This is a follow-up to last week’s bloggy about a big-camera photographer who said he used his mobile phone camera as a “notebook”. I wonder if he ever went back to that train platform with his big camera to properly re-take that lovely Magritte-esque image that he captured with his humble mobile phone camera? It looks at another example of big camera photographers’ attitudes towards mobile.
I follow the Instagram feed of a professional photographer who works for one of the world’s leading agencies. I really love his photography but I recently saw one of his mobile photos and I thought: I wonder if he’d have submitted that image to his agency if he’d taken it on his big camera. The image was of an ice rink, taken from probably 20 or so rows back in a stadium. The ice-rink was completely blown out in the image. Not surprising: the white ice was brightly illuminated and the stadium stands were almost in darkness. I’ve been using an HDR app for many years on my iphone (Pro HDR) and I recently found that the new Canon 5D mk iii had added an in-camera HDR option (I wrote about all this for FLTR recently). I’ve always found that Pro HDR is great for just this sort of high-contrast situation. I wondered if my Instagram friend had heard of Pro HDR. So, as politely as I could, I asked him. “That’s a striking image,” I said, “but I was wondering if you knew about Pro HDR? You might have reduced the contrast between the ice rink and the stadium with it?”. A few days later I got a curt reply saying that was exactly how he’d wanted the image to look thanks. Really?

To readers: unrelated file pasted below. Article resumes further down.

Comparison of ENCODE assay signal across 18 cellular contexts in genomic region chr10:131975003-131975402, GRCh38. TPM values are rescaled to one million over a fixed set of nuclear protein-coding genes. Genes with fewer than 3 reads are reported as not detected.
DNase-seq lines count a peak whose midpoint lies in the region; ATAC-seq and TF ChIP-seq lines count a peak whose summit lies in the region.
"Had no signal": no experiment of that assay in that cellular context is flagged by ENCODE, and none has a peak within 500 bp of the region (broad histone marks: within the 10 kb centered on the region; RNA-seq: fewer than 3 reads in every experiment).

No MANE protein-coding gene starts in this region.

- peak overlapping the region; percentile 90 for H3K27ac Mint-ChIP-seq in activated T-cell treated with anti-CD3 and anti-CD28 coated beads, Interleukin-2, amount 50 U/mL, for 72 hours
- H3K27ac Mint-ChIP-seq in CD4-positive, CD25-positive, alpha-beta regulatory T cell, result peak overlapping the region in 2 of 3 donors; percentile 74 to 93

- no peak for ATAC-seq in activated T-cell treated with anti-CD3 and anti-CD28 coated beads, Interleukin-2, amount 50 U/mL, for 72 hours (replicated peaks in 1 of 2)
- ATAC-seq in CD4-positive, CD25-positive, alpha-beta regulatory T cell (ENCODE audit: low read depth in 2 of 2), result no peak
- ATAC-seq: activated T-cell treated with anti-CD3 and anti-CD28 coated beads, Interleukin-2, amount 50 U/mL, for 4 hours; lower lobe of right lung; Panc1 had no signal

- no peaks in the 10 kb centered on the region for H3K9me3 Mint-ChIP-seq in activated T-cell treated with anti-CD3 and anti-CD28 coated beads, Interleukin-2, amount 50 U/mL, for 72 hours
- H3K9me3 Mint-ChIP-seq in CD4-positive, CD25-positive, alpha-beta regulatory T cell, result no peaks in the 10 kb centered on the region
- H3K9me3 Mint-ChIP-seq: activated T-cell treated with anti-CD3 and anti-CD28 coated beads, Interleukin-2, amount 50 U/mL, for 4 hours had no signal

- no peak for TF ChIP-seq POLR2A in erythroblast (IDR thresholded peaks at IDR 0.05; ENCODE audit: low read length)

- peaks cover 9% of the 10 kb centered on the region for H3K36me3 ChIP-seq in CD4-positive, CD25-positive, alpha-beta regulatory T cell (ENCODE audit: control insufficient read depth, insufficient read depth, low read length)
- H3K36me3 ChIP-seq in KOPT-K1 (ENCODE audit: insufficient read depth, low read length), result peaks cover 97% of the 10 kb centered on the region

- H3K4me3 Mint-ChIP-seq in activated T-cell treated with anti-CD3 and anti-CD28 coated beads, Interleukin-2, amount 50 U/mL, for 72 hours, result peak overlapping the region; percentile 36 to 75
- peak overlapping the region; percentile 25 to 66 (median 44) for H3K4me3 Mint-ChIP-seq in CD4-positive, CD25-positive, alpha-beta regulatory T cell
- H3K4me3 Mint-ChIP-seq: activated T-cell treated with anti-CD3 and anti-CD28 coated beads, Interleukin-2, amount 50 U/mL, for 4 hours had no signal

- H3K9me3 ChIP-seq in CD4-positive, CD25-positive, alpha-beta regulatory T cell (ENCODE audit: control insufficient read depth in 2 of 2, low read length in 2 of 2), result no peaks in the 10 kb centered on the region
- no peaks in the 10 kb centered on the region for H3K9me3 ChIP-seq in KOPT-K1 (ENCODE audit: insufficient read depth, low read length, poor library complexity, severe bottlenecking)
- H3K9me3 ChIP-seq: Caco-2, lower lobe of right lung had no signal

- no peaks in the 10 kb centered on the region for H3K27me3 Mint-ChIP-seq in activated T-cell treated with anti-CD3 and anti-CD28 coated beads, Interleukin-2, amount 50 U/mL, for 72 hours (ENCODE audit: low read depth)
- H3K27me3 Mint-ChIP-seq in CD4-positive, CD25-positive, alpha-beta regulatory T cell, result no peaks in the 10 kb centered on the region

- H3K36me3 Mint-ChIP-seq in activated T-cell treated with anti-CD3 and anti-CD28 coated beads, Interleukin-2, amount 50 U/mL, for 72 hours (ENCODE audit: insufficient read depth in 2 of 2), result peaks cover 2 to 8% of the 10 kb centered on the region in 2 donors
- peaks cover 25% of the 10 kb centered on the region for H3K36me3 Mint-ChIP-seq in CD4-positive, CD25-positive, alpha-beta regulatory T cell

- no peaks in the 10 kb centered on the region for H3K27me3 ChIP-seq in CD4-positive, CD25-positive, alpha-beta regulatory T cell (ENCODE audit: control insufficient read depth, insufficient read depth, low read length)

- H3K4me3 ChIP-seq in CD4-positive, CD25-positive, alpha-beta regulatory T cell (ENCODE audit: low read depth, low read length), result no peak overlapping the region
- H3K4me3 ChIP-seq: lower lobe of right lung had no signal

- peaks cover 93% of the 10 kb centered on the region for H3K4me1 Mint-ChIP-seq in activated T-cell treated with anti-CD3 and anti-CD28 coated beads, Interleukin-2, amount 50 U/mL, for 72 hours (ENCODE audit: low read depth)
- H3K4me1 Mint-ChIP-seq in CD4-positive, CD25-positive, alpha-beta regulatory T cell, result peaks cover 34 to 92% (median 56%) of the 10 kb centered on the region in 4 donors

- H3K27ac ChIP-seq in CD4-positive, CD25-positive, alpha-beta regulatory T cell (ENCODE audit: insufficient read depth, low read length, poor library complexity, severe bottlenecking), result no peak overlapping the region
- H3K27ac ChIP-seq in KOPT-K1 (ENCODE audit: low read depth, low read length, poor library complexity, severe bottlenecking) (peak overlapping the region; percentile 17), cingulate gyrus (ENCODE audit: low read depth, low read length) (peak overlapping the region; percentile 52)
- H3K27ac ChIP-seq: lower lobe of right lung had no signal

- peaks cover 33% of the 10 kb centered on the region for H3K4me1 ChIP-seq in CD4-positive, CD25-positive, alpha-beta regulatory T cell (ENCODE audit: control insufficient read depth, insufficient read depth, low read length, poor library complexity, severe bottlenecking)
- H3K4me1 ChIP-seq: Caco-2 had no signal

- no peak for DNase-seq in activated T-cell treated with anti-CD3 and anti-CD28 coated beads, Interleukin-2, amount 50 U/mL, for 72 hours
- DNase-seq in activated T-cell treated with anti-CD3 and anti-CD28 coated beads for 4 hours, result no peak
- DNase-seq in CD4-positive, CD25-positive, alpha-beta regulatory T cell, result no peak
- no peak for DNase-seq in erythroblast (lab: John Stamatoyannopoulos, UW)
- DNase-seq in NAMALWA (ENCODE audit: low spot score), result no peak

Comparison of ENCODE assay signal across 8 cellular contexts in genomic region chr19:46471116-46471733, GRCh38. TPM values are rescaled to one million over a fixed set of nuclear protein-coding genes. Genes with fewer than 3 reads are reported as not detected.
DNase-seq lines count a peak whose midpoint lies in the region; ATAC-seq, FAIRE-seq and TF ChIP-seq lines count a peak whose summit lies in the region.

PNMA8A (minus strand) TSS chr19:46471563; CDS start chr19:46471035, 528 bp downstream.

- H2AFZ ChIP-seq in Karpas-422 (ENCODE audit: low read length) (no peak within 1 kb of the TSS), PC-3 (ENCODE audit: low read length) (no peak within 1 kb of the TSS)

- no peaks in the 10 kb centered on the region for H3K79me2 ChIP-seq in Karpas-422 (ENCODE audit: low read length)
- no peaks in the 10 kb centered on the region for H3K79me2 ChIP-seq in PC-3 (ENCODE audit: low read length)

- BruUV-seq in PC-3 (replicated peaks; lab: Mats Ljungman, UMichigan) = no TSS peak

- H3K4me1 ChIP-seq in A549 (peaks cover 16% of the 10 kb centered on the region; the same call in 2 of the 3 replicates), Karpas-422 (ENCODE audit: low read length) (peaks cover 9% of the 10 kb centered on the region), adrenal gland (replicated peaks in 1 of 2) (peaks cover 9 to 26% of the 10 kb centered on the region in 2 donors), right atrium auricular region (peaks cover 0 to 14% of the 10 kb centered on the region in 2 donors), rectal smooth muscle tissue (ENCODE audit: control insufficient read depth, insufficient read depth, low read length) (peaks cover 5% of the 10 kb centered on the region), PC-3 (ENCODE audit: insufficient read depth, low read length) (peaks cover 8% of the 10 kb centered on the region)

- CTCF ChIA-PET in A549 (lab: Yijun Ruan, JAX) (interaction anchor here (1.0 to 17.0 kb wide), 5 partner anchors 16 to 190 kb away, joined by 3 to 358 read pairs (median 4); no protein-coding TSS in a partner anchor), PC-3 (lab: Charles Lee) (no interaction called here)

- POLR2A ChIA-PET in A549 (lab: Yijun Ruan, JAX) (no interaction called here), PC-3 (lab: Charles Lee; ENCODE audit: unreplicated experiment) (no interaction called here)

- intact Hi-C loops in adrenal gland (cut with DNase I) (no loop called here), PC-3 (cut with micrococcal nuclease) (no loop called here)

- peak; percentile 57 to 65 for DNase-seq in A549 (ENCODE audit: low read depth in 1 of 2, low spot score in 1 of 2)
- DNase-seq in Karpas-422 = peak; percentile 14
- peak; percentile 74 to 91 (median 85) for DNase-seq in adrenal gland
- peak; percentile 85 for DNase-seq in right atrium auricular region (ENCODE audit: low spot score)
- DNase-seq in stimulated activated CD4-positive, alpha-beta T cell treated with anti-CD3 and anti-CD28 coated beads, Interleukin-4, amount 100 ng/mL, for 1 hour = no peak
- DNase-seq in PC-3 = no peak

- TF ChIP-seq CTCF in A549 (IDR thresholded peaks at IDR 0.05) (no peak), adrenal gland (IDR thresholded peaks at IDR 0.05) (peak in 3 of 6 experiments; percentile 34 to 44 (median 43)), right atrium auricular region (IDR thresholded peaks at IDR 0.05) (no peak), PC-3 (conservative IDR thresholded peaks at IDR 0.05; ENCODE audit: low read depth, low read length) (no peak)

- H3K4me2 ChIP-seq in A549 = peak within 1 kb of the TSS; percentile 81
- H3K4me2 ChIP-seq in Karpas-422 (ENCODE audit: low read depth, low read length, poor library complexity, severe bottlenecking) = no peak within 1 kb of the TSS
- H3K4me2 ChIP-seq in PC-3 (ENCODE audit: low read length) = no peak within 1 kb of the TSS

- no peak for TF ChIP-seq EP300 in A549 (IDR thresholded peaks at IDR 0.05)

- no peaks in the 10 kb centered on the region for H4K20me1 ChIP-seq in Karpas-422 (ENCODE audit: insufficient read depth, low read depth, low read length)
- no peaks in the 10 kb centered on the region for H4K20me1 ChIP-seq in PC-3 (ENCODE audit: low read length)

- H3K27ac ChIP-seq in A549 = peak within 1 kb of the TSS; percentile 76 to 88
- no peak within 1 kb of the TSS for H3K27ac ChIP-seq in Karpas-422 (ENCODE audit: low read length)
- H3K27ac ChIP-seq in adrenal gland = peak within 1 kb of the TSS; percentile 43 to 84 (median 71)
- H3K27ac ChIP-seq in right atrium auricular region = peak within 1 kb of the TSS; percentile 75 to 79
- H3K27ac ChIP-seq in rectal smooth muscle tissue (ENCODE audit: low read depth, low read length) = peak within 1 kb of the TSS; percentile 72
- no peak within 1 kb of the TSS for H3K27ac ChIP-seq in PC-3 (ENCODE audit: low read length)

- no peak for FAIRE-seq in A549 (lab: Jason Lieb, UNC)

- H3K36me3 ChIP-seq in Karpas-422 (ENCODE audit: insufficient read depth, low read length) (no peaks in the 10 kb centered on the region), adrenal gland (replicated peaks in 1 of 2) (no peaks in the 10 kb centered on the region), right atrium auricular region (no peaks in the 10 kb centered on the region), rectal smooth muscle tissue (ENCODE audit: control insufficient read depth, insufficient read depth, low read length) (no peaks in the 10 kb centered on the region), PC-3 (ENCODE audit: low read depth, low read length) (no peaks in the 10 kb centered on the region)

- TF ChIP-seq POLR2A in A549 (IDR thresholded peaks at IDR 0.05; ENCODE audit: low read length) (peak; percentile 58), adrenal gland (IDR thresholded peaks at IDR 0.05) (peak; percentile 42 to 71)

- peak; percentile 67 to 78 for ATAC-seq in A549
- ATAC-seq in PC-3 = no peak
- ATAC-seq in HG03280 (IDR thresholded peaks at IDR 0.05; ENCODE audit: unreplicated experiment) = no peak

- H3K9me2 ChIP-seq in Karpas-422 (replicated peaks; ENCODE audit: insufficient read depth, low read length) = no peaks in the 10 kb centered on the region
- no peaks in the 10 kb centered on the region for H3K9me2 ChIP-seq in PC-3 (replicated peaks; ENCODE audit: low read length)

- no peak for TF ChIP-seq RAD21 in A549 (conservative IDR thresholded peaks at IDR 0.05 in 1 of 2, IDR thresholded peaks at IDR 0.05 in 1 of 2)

This is something I’ve come across before. Big-camera photographers sometimes almost deliberately create crap photos with their mobile cameras, as if to say, I’m off duty now, this doesn’t really count, I’m not even going to try with this rubbish mobile device.
HDR can help
When is a photo not a photo? When it’s a note
I was admiring some lovely photos by an excellent big-camera photographer the other day and I noticed that one had been taken on a mobile camera. It was a picture of some commuters standing on a misty train station platform. In the notes to the photo, the photographer said that “often I use my phone camera as a notebook”. Which I thought was an odd comment. It was a beautiful image already. It was an image that had been taken on the spur of the moment, as the scene (reminiscent of a Magritte painting, he noted), unexpectedly unfolded before his eyes. So an image, like many, that was only captured because the photographer had his mobile phone camera with him at the time. The best camera, etc. as the cliche goes.
But in what sense is this picture just a note? Is he going to come back later with his big camera and recreate the scene? The scene was a fleeting moment, gone in probably just a couple of minutes. The mist would have lifted by the time he’d returned and the commuters would have got on their train into town. It is unlikely to ever be recreated in that exact composition and light ever again. And it was a photo that already stood up on its own as a very strong image. Somehow the assumption is that the photo wasn’t a proper photo (it was merely a “note”) because it hadn’t been planned and wasn’t taken on a big camera.